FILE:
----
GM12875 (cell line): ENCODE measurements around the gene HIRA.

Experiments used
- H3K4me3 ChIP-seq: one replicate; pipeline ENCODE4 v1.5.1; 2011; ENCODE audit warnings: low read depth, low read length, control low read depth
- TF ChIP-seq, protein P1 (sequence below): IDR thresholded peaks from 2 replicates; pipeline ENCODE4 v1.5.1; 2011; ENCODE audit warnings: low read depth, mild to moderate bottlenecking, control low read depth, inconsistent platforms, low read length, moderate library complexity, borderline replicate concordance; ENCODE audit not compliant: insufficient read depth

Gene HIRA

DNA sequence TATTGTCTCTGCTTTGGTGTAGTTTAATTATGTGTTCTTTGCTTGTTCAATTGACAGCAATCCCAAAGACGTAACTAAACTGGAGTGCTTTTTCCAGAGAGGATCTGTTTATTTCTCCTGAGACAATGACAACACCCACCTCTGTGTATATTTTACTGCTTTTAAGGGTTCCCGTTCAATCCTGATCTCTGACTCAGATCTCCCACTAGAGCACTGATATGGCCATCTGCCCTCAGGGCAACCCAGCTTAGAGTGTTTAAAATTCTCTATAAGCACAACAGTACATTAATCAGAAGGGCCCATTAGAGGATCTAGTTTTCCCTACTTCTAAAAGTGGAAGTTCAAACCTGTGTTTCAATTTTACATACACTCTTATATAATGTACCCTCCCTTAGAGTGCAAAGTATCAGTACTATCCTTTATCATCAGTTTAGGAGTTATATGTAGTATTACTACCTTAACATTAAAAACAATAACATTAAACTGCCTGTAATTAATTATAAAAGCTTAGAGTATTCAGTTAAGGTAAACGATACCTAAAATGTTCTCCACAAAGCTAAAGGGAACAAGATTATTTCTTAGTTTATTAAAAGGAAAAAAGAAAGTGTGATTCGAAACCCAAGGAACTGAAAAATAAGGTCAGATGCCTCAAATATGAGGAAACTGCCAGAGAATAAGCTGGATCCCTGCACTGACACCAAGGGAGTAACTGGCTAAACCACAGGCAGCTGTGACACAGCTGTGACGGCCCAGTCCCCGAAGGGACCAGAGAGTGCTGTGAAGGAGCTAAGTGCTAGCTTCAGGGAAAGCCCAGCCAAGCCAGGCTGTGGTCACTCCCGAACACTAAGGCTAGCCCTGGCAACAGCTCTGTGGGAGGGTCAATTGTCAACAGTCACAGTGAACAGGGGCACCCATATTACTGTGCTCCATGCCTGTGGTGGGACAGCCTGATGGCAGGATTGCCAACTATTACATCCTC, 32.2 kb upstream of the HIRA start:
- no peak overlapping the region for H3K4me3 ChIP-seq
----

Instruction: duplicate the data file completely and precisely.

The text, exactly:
GM12875 (cell line): ENCODE measurements around the gene HIRA.

Experiments used
- H3K4me3 ChIP-seq: one replicate; pipeline ENCODE4 v1.5.1; 2011; ENCODE audit warnings: low read depth, low read length, control low read depth
- TF ChIP-seq, protein P1 (sequence below): IDR thresholded peaks from 2 replicates; pipeline ENCODE4 v1.5.1; 2011; ENCODE audit warnings: low read depth, mild to moderate bottlenecking, control low read depth, inconsistent platforms, low read length, moderate library complexity, borderline replicate concordance; ENCODE audit not compliant: insufficient read depth

Gene HIRA

DNA sequence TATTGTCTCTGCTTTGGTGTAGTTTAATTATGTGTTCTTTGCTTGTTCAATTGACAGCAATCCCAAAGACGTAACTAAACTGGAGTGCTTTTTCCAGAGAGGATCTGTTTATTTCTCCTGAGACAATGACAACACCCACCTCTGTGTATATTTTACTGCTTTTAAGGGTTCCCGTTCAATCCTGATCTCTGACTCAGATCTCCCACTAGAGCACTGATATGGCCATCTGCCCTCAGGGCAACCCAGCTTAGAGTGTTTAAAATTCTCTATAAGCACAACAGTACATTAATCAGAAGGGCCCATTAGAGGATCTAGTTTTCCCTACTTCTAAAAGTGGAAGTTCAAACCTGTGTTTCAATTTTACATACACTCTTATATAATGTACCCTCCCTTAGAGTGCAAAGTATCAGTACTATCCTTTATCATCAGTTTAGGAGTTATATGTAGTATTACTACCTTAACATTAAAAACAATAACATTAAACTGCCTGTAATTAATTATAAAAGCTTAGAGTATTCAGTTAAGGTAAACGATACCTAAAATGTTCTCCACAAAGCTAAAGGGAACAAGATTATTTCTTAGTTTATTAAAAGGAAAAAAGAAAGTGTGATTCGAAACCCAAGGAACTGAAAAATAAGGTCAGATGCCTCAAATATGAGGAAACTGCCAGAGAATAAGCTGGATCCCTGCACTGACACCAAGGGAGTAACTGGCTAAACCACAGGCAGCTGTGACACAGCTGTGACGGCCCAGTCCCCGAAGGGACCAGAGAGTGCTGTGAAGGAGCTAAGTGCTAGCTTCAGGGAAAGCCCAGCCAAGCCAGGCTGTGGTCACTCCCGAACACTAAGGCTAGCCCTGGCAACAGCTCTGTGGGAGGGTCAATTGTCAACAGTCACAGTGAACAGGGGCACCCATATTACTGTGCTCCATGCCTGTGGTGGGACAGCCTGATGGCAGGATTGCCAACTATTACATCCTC, 32.2 kb upstream of the HIRA start:
- no peak overlapping the region for H3K4me3 ChIP-seq